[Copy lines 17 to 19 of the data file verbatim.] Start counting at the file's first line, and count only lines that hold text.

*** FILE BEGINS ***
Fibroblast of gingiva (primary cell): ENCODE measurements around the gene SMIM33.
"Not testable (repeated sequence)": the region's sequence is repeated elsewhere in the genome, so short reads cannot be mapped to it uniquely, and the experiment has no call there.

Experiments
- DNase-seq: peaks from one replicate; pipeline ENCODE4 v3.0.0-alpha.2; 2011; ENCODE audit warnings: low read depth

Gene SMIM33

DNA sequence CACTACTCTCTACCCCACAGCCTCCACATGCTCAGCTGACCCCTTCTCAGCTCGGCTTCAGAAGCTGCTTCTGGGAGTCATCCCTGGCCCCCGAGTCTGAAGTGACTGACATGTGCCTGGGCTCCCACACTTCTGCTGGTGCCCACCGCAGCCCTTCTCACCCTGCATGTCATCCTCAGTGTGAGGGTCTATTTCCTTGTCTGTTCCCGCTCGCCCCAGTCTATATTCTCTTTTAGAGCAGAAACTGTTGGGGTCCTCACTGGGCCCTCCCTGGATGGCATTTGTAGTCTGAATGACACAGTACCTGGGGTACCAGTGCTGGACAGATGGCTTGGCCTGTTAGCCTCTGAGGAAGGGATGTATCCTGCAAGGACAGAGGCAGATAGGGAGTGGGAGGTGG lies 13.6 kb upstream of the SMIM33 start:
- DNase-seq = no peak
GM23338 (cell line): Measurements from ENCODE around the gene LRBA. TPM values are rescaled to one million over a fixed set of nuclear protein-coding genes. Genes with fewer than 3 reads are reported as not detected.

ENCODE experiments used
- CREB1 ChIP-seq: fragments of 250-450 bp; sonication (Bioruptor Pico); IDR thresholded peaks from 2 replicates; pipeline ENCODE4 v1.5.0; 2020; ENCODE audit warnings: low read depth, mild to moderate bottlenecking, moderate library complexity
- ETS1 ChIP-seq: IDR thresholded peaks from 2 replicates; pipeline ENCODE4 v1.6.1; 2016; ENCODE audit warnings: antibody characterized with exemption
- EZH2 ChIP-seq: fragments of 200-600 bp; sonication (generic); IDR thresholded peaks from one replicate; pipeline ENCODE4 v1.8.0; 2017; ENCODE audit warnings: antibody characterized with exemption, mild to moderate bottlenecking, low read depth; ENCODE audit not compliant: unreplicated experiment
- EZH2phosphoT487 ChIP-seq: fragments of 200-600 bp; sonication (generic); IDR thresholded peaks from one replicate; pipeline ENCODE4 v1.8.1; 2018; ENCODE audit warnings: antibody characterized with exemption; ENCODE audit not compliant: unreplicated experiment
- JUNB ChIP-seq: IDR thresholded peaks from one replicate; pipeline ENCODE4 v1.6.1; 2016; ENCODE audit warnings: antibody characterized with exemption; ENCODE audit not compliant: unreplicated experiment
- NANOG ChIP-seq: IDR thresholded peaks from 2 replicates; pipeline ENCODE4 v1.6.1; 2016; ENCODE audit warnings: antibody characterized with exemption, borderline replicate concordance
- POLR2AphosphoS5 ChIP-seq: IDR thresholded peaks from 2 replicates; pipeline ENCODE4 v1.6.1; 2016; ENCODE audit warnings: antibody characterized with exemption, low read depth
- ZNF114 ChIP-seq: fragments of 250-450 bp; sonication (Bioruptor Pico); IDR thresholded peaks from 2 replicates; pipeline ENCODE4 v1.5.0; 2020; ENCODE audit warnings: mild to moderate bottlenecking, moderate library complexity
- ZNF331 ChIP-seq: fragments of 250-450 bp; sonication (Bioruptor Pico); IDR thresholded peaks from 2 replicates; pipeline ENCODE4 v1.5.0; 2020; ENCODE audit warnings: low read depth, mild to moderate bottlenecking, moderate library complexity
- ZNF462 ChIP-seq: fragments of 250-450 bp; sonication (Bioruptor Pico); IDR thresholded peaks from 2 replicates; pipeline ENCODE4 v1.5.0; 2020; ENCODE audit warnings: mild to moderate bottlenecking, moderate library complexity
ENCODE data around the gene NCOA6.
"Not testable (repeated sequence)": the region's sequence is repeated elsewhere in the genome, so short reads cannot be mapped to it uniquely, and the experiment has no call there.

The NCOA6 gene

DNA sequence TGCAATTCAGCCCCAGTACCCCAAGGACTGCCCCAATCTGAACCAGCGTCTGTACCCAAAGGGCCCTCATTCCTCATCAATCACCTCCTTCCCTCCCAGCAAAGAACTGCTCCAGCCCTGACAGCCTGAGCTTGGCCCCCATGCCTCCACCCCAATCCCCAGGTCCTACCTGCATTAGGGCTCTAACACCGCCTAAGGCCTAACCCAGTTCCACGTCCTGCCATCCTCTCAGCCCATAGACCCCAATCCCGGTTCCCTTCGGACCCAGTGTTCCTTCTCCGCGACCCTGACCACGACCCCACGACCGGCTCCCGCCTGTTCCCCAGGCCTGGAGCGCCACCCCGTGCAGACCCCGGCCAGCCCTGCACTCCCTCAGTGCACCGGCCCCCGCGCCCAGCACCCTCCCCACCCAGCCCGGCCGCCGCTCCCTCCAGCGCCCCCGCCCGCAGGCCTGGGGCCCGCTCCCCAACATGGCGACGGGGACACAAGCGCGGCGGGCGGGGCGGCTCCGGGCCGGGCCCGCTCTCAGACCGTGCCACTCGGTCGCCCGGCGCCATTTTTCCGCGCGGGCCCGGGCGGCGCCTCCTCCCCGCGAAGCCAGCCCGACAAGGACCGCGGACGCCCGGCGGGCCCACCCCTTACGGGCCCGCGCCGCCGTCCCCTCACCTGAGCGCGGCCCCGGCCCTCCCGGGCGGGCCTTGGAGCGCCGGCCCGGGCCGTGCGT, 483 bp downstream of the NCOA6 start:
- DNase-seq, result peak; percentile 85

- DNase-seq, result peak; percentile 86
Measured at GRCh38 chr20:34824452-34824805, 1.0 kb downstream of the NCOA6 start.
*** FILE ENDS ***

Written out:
- ZNF114 ChIP-seq: fragments of 250-450 bp; sonication (Bioruptor Pico); IDR thresholded peaks from 2 replicates; pipeline ENCODE4 v1.5.0; 2020; ENCODE audit warnings: mild to moderate bottlenecking, moderate library complexity
- ZNF331 ChIP-seq: fragments of 250-450 bp; sonication (Bioruptor Pico); IDR thresholded peaks from 2 replicates; pipeline ENCODE4 v1.5.0; 2020; ENCODE audit warnings: low read depth, mild to moderate bottlenecking, moderate library complexity
- ZNF462 ChIP-seq: fragments of 250-450 bp; sonication (Bioruptor Pico); IDR thresholded peaks from 2 replicates; pipeline ENCODE4 v1.5.0; 2020; ENCODE audit warnings: mild to moderate bottlenecking, moderate library complexity